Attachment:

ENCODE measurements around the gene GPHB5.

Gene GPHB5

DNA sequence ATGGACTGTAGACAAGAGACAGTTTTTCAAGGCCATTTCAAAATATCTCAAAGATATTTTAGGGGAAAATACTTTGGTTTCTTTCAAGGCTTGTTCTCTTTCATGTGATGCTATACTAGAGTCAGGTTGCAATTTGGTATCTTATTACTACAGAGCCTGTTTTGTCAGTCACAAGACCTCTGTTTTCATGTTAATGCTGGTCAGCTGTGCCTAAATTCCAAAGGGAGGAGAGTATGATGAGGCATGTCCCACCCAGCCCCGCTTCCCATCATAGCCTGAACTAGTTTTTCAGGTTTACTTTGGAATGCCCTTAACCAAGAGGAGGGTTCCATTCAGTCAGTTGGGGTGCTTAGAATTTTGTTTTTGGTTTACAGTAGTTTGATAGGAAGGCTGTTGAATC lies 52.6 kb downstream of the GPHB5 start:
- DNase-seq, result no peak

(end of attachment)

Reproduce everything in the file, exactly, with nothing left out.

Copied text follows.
ENCODE measurements around the gene GPHB5.

Gene GPHB5

DNA sequence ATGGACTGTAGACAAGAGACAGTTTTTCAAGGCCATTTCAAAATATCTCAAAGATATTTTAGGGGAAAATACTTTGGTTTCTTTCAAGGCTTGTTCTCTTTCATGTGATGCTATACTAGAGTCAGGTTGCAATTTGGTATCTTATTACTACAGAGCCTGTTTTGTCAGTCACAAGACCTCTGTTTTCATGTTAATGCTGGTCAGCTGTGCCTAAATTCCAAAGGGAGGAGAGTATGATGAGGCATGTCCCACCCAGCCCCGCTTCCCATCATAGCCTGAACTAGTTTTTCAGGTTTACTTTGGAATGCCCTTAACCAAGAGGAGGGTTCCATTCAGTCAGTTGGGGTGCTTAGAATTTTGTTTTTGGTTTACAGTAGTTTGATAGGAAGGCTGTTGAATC lies 52.6 kb downstream of the GPHB5 start:
- DNase-seq, result no peak